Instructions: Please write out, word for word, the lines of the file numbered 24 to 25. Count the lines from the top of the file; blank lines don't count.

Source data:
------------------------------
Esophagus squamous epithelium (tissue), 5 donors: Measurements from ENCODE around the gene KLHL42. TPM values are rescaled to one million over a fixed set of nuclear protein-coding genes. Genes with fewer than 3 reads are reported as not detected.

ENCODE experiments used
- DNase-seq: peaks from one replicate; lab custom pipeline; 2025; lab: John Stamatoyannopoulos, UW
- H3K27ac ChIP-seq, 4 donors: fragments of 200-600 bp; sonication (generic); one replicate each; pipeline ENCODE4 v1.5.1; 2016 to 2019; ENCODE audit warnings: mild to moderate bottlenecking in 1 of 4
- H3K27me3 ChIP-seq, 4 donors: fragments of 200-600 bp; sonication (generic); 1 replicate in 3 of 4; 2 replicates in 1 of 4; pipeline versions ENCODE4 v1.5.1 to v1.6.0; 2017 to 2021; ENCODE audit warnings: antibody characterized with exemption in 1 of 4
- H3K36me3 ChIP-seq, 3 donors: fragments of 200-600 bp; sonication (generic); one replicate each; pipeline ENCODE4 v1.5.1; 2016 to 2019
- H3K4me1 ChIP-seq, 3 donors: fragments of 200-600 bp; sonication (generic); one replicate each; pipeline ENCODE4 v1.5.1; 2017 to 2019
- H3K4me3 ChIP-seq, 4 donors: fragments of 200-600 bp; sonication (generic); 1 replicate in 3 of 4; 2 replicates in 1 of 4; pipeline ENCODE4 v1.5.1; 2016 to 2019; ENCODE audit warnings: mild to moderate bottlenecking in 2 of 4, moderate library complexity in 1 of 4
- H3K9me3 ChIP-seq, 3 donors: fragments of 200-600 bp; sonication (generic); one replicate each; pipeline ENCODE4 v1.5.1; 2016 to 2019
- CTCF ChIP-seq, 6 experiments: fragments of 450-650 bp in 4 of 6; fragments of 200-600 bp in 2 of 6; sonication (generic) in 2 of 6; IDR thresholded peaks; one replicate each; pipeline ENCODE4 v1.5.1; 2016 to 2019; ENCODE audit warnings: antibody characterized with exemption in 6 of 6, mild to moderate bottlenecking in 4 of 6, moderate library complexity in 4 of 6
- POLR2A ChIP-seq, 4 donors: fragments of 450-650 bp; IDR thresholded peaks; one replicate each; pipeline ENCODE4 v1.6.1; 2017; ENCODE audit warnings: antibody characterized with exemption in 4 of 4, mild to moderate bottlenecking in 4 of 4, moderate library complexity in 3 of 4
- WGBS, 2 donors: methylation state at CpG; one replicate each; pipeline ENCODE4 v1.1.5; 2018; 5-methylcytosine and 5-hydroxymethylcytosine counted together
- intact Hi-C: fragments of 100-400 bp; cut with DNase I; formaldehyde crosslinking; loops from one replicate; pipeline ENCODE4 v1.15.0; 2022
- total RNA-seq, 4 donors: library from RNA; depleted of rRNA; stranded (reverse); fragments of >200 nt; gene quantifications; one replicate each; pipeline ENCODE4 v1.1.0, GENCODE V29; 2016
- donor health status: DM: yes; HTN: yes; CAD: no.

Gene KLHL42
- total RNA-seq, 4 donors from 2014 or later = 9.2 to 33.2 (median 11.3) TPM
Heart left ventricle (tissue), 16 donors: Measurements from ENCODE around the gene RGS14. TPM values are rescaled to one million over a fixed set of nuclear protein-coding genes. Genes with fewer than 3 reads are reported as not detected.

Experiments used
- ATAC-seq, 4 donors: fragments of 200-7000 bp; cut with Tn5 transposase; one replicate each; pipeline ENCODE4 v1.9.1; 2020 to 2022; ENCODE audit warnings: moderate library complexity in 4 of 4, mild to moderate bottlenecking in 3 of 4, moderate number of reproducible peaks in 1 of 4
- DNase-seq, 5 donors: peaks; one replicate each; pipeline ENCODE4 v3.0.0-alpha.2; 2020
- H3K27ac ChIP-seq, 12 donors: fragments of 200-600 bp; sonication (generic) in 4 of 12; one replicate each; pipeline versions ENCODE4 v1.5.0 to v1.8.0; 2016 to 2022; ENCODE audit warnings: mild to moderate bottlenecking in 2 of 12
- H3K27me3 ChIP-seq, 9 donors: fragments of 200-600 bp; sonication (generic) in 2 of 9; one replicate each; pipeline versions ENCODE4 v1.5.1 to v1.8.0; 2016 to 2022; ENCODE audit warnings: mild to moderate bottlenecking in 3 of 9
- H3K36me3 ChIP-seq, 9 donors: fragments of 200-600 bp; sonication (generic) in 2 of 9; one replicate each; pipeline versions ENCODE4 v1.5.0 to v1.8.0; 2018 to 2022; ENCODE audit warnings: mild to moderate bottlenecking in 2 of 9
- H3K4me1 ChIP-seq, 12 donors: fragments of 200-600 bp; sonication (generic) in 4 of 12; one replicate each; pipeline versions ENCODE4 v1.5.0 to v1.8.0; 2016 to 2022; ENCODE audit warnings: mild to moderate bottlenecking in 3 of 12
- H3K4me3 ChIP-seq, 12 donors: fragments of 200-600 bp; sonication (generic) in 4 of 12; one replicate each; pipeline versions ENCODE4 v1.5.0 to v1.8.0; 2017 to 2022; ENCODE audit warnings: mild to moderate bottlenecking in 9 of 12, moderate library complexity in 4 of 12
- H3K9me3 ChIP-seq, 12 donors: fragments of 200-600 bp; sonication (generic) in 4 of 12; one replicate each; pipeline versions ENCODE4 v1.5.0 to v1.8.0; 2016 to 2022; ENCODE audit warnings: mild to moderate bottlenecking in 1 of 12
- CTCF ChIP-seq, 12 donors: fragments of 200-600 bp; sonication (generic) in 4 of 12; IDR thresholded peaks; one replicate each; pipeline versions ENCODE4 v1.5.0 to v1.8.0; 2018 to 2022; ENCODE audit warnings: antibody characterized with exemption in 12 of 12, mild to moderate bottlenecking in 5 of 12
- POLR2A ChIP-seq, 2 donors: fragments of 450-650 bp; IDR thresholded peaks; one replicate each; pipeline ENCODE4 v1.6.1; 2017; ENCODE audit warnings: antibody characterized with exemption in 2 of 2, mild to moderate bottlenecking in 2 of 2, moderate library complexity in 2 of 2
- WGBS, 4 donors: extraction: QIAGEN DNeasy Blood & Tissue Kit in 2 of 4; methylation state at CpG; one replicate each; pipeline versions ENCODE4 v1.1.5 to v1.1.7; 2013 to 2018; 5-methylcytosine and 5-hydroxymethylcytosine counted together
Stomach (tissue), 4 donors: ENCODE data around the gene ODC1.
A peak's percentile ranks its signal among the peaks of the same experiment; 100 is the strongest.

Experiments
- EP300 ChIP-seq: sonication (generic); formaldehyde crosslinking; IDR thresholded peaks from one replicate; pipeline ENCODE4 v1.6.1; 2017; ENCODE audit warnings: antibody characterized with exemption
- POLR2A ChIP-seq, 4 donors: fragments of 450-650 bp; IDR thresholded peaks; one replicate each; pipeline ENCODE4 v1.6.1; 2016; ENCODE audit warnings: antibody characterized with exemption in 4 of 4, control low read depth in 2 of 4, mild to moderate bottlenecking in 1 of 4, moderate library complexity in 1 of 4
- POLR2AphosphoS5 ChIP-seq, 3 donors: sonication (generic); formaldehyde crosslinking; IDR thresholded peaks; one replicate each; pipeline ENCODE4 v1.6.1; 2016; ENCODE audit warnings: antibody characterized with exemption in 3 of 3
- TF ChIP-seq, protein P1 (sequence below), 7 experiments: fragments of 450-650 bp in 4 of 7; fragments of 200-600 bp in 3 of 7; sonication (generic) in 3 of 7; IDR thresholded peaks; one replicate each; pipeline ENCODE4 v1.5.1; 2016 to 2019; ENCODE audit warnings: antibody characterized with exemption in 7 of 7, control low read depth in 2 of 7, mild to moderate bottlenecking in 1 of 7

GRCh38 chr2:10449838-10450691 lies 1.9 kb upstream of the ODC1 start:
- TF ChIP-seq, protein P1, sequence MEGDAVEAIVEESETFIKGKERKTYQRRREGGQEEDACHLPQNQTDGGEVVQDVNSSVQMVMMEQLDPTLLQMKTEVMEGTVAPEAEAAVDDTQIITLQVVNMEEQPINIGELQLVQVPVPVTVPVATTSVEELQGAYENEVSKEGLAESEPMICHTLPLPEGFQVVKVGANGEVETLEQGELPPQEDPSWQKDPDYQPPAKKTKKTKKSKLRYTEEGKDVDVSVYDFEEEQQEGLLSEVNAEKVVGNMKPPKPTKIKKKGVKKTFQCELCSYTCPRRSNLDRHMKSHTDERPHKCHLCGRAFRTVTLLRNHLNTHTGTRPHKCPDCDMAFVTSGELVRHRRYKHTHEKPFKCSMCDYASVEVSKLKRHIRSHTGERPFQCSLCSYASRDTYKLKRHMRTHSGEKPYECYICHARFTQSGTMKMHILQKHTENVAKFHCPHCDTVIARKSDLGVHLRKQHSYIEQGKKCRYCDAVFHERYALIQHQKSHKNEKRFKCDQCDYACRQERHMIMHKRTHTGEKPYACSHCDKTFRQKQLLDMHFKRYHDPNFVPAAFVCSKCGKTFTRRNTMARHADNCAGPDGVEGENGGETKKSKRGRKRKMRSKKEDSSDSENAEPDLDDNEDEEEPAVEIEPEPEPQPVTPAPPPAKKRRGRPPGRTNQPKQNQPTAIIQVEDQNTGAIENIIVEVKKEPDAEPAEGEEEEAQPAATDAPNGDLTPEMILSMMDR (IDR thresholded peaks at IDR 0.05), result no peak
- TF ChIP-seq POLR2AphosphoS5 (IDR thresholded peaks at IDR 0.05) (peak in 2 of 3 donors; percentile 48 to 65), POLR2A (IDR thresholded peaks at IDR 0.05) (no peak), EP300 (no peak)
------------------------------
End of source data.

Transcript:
- H3K36me3 ChIP-seq, 9 donors: fragments of 200-600 bp; sonication (generic) in 2 of 9; one replicate each; pipeline versions ENCODE4 v1.5.0 to v1.8.0; 2018 to 2022; ENCODE audit warnings: mild to moderate bottlenecking in 2 of 9
- H3K4me1 ChIP-seq, 12 donors: fragments of 200-600 bp; sonication (generic) in 4 of 12; one replicate each; pipeline versions ENCODE4 v1.5.0 to v1.8.0; 2016 to 2022; ENCODE audit warnings: mild to moderate bottlenecking in 3 of 12